Sunday, October 29, 2006

Tanya Ch. 6 (Part 1)

“Nearly Everybody”: The Inner Life and Struggles of the Jewish Soul

(Based on “Tanya: Collected Discourses of R. Schneur Zalman of Liadi”)

by Rabbi Yaakov Feldman


Ch. 6


It’s hard to overlook the phenomenon, it’s so prevalent and over-arching, still and all it’s curious isn’t it that each and every thing in this world has a parallel, mirror opposite. Good and bad, light and dark, early and late, etc. As if the world itself needed two countervailing poles to balance it and allow it to avoid toppling off into space. Despite the curiousness of it, though, it’s a fact. And Solomon alluded to it when he said that “G-d made the one as well as the other” (Ecclesiastes 7:14).

Yet we mustn’t ever forget for a moment that it was indeed G-d who “made the one as well as the other” and who set the whole idea of antitheses in motion. As such, we dare not think that since there are opposites all about us, that there must be opposing ultimate sources as well [1]!

The same dynamic holds forth in the spiritual realm, too. As such, for each and every element of G-dliness there’s an opposite, countervailing element of un-G-dliness. Hence everything we said about the G-dly spirit in past chapters holds true for the animalistic spirit as well -- with obvious differences.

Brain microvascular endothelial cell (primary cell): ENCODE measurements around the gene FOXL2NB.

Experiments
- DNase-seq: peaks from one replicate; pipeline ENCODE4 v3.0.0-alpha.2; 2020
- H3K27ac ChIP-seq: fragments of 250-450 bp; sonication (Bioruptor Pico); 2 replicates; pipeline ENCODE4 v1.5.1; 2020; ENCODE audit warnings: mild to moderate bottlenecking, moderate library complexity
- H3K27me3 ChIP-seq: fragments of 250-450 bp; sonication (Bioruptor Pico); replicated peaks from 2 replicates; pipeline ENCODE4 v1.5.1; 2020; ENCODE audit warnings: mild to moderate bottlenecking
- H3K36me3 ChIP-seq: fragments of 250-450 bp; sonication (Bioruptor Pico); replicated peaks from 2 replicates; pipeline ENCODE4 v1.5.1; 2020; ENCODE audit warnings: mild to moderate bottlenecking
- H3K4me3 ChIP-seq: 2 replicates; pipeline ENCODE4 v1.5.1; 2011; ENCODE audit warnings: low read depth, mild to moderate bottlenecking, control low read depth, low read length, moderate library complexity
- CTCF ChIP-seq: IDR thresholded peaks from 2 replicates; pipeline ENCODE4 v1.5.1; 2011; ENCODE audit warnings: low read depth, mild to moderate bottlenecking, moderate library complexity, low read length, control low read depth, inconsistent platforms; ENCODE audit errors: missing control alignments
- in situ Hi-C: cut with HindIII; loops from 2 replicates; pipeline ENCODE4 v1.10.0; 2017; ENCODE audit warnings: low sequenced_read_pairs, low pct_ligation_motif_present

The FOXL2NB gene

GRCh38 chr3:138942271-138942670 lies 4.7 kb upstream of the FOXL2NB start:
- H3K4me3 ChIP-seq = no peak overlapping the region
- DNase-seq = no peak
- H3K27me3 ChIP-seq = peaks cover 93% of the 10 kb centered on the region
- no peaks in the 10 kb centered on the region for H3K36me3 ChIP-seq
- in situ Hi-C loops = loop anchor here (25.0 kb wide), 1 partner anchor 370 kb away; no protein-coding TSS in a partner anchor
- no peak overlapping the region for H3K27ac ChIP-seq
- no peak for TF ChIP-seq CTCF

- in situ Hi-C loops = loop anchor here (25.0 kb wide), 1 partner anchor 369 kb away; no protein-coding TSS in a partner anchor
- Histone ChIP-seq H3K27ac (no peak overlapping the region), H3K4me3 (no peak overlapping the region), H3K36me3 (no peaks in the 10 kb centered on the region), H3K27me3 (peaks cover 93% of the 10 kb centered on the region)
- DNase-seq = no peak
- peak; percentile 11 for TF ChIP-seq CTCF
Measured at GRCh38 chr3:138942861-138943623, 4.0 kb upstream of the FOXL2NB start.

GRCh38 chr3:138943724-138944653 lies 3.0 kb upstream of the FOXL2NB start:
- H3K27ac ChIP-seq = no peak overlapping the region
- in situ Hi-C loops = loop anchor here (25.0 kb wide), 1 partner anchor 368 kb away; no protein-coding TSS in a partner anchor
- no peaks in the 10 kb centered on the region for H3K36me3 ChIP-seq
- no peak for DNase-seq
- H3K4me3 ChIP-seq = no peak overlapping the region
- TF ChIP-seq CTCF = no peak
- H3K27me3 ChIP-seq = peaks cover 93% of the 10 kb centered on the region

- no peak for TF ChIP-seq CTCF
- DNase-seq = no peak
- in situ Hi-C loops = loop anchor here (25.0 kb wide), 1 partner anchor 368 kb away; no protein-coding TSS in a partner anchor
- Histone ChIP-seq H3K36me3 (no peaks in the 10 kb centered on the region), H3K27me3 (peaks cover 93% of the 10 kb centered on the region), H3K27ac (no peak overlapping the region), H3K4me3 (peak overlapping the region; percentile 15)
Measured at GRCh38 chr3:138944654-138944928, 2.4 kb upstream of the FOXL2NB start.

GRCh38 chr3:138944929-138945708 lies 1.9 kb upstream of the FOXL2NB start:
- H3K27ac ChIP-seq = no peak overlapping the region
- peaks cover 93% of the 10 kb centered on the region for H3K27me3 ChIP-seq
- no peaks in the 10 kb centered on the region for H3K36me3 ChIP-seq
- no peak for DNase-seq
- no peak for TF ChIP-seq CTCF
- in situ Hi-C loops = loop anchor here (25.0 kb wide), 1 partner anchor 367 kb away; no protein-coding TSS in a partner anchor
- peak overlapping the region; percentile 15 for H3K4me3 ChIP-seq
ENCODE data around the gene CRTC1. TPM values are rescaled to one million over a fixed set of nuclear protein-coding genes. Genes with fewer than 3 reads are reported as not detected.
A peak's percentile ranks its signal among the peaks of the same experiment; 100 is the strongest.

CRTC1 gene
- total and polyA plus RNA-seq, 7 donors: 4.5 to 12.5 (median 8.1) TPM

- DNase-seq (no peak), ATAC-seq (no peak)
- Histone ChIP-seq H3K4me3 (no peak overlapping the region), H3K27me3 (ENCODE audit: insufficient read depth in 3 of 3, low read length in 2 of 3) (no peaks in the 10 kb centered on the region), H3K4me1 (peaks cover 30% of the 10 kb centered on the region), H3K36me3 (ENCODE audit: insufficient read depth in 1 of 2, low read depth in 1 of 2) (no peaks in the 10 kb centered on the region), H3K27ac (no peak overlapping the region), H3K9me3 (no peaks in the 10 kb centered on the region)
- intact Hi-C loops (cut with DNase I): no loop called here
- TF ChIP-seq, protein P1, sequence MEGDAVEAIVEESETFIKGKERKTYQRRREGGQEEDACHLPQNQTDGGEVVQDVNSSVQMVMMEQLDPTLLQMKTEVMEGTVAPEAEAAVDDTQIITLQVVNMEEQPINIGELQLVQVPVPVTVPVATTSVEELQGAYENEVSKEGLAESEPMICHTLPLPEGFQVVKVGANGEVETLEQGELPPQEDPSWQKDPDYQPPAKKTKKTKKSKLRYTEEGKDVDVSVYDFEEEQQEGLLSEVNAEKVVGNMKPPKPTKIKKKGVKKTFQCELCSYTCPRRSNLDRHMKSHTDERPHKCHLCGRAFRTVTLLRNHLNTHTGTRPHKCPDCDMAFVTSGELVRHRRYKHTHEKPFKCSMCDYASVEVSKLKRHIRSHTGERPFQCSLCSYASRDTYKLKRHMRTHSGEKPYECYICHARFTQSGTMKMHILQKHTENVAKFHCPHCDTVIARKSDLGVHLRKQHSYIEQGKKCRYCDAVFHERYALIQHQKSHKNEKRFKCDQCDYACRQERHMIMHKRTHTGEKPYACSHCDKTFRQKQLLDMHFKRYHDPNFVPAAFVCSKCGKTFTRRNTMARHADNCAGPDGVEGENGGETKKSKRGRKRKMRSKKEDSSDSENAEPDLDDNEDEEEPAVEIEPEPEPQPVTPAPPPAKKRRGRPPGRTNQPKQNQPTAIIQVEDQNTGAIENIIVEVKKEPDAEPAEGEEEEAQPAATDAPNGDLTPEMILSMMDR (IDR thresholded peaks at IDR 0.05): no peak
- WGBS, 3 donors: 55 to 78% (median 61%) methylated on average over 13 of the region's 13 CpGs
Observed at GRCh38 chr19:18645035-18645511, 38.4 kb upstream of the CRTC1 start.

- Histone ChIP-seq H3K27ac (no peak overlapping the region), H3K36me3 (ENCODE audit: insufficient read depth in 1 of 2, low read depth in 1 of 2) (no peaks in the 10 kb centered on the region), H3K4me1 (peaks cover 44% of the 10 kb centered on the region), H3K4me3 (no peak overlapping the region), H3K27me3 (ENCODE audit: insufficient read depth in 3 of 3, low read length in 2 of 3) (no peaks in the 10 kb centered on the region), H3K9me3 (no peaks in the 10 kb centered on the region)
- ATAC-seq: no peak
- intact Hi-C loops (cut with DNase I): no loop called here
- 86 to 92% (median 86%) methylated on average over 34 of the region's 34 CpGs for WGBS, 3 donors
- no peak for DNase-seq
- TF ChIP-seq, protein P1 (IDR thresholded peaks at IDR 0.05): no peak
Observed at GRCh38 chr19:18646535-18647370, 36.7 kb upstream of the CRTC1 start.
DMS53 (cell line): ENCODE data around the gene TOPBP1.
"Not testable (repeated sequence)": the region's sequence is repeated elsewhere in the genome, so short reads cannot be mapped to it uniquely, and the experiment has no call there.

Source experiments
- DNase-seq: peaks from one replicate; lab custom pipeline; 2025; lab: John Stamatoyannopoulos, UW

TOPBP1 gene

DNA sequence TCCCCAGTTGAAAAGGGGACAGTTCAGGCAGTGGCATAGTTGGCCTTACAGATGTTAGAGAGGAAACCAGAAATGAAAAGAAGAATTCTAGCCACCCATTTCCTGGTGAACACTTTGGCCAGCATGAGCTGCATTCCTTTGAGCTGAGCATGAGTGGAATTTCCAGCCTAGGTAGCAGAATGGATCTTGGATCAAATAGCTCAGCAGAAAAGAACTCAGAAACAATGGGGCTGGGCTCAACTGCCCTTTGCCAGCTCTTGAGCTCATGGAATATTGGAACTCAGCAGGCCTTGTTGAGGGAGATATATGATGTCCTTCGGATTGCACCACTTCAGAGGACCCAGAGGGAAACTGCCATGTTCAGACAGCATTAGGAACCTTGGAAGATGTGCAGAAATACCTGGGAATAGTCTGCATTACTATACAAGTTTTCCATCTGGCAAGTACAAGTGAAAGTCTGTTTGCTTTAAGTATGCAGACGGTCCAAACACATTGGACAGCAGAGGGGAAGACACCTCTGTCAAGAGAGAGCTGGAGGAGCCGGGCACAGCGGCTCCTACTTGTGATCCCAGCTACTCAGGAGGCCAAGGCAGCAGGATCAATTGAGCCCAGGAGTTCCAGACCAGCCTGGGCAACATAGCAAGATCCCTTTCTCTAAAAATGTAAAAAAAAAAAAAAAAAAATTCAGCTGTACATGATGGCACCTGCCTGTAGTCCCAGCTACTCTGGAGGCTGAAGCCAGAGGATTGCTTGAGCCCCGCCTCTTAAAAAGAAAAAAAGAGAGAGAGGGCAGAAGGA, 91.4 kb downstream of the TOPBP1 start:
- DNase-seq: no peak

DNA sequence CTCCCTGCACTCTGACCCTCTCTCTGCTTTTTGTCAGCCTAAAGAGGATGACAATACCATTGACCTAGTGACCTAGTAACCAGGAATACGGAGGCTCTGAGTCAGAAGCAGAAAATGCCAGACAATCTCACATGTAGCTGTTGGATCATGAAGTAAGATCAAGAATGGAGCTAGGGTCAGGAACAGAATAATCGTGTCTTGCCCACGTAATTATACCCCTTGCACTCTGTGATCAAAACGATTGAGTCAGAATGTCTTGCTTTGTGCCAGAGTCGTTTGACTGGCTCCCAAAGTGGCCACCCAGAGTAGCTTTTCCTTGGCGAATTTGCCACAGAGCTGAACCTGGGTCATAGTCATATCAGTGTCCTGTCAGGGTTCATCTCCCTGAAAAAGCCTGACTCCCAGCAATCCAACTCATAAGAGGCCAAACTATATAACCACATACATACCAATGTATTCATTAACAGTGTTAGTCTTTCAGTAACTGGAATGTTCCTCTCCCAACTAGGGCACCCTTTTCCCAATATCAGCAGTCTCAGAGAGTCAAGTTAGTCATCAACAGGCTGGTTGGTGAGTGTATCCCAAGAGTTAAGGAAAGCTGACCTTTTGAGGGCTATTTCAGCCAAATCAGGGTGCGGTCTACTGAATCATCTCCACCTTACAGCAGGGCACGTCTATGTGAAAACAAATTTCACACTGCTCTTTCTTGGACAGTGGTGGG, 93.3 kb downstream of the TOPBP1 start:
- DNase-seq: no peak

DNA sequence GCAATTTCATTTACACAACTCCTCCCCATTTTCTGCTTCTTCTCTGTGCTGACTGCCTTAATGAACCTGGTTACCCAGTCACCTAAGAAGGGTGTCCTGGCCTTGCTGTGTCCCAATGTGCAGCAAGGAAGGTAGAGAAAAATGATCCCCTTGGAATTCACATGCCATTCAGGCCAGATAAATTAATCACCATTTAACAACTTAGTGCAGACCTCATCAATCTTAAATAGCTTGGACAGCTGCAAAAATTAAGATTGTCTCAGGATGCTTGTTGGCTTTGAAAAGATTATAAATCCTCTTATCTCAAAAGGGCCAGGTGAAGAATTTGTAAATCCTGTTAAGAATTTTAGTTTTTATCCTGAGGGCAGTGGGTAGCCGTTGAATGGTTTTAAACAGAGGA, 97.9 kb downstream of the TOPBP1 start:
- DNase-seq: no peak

The next few chapters will begin to lay out the practical implications of all this in terms of our inner lives and our subsequent service to G-d, and the rest of the work will carry on from there.


[1] For like (non-fraternal) twins, each opposing pole does indeed gestate in its own “egg”, yet both are products of the same “mother”. We find an allusion to this in the Torah’s account that, “Rebecca... conceived, and the (twin) children struggled together within her.... She went to inquire of G-d... (who) said to her, ‘Two nations are in your womb... ’” (Genesis 25: 21-23). In fact the twins were Jacob and Esau who are the paradigms of a G-dly and animalistic spirit, and their struggle in the womb alludes to our own struggles to overcome the Esau in our midst.

(c) 2006 Rabbi Yaakov Feldman

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